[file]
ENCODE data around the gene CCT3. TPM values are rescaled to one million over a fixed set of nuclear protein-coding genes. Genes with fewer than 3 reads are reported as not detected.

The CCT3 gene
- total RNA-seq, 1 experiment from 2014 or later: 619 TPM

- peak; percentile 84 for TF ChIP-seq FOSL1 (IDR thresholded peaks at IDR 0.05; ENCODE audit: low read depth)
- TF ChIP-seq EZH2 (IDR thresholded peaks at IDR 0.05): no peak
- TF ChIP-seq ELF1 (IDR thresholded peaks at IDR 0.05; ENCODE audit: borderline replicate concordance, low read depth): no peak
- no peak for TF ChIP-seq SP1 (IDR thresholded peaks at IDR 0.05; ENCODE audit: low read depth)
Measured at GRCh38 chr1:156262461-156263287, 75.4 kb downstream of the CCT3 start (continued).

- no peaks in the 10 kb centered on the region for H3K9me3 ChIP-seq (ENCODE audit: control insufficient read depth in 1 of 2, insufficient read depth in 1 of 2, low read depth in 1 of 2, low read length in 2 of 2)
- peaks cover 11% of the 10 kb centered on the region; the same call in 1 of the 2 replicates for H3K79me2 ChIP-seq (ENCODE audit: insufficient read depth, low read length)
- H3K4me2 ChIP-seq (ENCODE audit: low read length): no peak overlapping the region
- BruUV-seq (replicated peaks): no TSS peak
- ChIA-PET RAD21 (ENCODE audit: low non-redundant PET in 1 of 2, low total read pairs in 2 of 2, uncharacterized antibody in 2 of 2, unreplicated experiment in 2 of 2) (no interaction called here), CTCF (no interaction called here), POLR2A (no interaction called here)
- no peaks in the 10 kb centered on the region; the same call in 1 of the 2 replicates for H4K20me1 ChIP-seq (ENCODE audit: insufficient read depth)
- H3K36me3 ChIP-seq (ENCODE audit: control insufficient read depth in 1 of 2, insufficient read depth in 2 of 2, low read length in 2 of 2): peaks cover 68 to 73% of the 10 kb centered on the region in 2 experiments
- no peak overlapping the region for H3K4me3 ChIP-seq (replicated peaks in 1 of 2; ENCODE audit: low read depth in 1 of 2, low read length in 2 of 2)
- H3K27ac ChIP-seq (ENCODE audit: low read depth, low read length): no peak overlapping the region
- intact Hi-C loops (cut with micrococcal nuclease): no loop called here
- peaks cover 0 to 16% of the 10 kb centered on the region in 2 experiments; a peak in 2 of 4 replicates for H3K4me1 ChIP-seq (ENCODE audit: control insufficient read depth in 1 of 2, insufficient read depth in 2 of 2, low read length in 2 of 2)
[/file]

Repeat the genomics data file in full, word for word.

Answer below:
ENCODE data around the gene CCT3. TPM values are rescaled to one million over a fixed set of nuclear protein-coding genes. Genes with fewer than 3 reads are reported as not detected.

The CCT3 gene
- total RNA-seq, 1 experiment from 2014 or later: 619 TPM

- peak; percentile 84 for TF ChIP-seq FOSL1 (IDR thresholded peaks at IDR 0.05; ENCODE audit: low read depth)
- TF ChIP-seq EZH2 (IDR thresholded peaks at IDR 0.05): no peak
- TF ChIP-seq ELF1 (IDR thresholded peaks at IDR 0.05; ENCODE audit: borderline replicate concordance, low read depth): no peak
- no peak for TF ChIP-seq SP1 (IDR thresholded peaks at IDR 0.05; ENCODE audit: low read depth)
Measured at GRCh38 chr1:156262461-156263287, 75.4 kb downstream of the CCT3 start (continued).

- no peaks in the 10 kb centered on the region for H3K9me3 ChIP-seq (ENCODE audit: control insufficient read depth in 1 of 2, insufficient read depth in 1 of 2, low read depth in 1 of 2, low read length in 2 of 2)
- peaks cover 11% of the 10 kb centered on the region; the same call in 1 of the 2 replicates for H3K79me2 ChIP-seq (ENCODE audit: insufficient read depth, low read length)
- H3K4me2 ChIP-seq (ENCODE audit: low read length): no peak overlapping the region
- BruUV-seq (replicated peaks): no TSS peak
- ChIA-PET RAD21 (ENCODE audit: low non-redundant PET in 1 of 2, low total read pairs in 2 of 2, uncharacterized antibody in 2 of 2, unreplicated experiment in 2 of 2) (no interaction called here), CTCF (no interaction called here), POLR2A (no interaction called here)
- no peaks in the 10 kb centered on the region; the same call in 1 of the 2 replicates for H4K20me1 ChIP-seq (ENCODE audit: insufficient read depth)
- H3K36me3 ChIP-seq (ENCODE audit: control insufficient read depth in 1 of 2, insufficient read depth in 2 of 2, low read length in 2 of 2): peaks cover 68 to 73% of the 10 kb centered on the region in 2 experiments
- no peak overlapping the region for H3K4me3 ChIP-seq (replicated peaks in 1 of 2; ENCODE audit: low read depth in 1 of 2, low read length in 2 of 2)
- H3K27ac ChIP-seq (ENCODE audit: low read depth, low read length): no peak overlapping the region
- intact Hi-C loops (cut with micrococcal nuclease): no loop called here
- peaks cover 0 to 16% of the 10 kb centered on the region in 2 experiments; a peak in 2 of 4 replicates for H3K4me1 ChIP-seq (ENCODE audit: control insufficient read depth in 1 of 2, insufficient read depth in 2 of 2, low read length in 2 of 2)